A central idea, the idée fixe of Bankers Anonymous, is that as a society we do a poor job of teaching about finance, a consequently poor job as individuals of learning about finance, and therefore we all suffer an inevitable tendency to make bad decisions, both personal and political, about finance.
Sometime this Spring I realized why: We played Monopoly all wrong as kids.
This explains everything that I’m trying to do with Bankers Anonymous.
1. Free Parking – We collected all taxes – luxury tax, income tax, and taxes accumulated from Chance and Community Chest cards – in the middle of the board. In addition, we frequently ‘seeded’ Free Parking with an orange $500 bill. When a player landed on Free Parking he collected all the accumulated taxes, plus the $500, in a lottery windfall. None of this exists in the real rules on Monopoly.
2. No Property Auctions – When we played, the player who landed on an available property got the exclusive option to purchase it, at the listed price only. In the real rules, if the initial player declines to pay the listed price, any player may bid on the property, at any price – starting if necessary at $1, with no upper limit to the final auction price.
These house rules turn an interesting game about capitalism into a boring monstrosity. A monstrosity responsible for societal poverty, government debt, runaway inflation and the Crisis of 2008.
Real rules Monopoly is so much better for society
Let me explain why real rules Monopoly is far better.
Free Parking – Free Parking is stupid. Growing up, my friend Brendan always, always, ALWAYS landed on Free Parking, collecting the taxes and the $500. How did he do that? I have no idea.
Although he may have always won the game, I can be smug in my knowledge that Brendan learned bad lessons from Free Parking. Free Parking never happens in real life. Nobody actually wins the lottery. Clearly, Free Parking is a gateway drug for kids to learn about lotteries, casinos, and all the other terrible ways in which poor people pay taxes.
Property Auctions – This would have been the ideal way to teach millions of children about valuable concepts like savings, real estate, competitive auctions, distressed investing and slum-lording. Information, in other words, we can all use.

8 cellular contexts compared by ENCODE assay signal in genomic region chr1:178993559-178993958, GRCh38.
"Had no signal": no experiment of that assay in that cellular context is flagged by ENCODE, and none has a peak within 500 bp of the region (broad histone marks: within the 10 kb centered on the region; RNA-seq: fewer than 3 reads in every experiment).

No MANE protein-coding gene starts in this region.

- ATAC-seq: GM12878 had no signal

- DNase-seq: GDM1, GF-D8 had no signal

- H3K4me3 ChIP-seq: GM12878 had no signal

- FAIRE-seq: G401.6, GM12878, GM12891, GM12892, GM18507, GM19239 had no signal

Instead, by eliminating the auction, we learned in Monopoly house rules that there’s just one price for property, take it or leave it, and that chance – rather than skill – determines whether you accumulate valuable properties. But that’s never how it works in life.
In real life, sometimes you can nab the property nobody else wants on the cheap. In real life, sometimes you pay twice what the property is really worth and end up mortally wounded financially.
Bidding wars can break out in real rules Monopoly, which lead the ‘winner’ of the auction to actually be the ‘loser’ in the long run. This is a valuable financial lesson. It explains much of the real estate boom 2001 to 2007.
Monopoly isn’t a bad game, if played right
I was reminded of all this by a recent feature on Business Insider showing the odds-adjusted advantageous properties to buy.
According to the feature, to play the odds, in sum:
1. Buy the orange properties,
2. Build 3 houses per property at one time (i.e. 9 houses, for most colors) for the fastest return on investment,
3. Take into account the likely dice rolls of your opponents. (5, 6, 7, 8, and 9s happen more frequently, build accordingly), and
4. Note that “Jail” acts as a ‘sink,’ attracting more than your typical proportion of landings. Other properties also have higher probabilities as landing spots, so invest accordingly.
All sound advice.
My advice is to play by the real rules, which turns Monopoly from an endless bore of a game to an interesting lesson in real financial skills.
Epilogue – The bad news: I played real rules Monopoly for the first time in my life this Spring with Brendan, as well as with my 7 year-old.
My 7 year-old, with some coaching, won. At least Brendan didn’t win. I hate Monopoly.
 I’ve linked here to a site that explains the origin of the typical house rules for Monopoly. It turns out the rules were probably designed to keep kids from getting upset with Dad during the game. As a Dad, that makes sense. But as an ex-banker, I’m livid since this encapsulates everything that’s wrong with Western Civilization.
 In my 100% invented-out-of-whole-cloth fake poll, 93% of American households adopted these same house rules. I’ve rounded down to be conservative, because that’s just good science.
 When we played real rules Monopoly recently, Brendan and I cleverly avoided the railroads. Because: No houses! Meanwhile my 7 year-old picked them up on the cheap. Guess who won?
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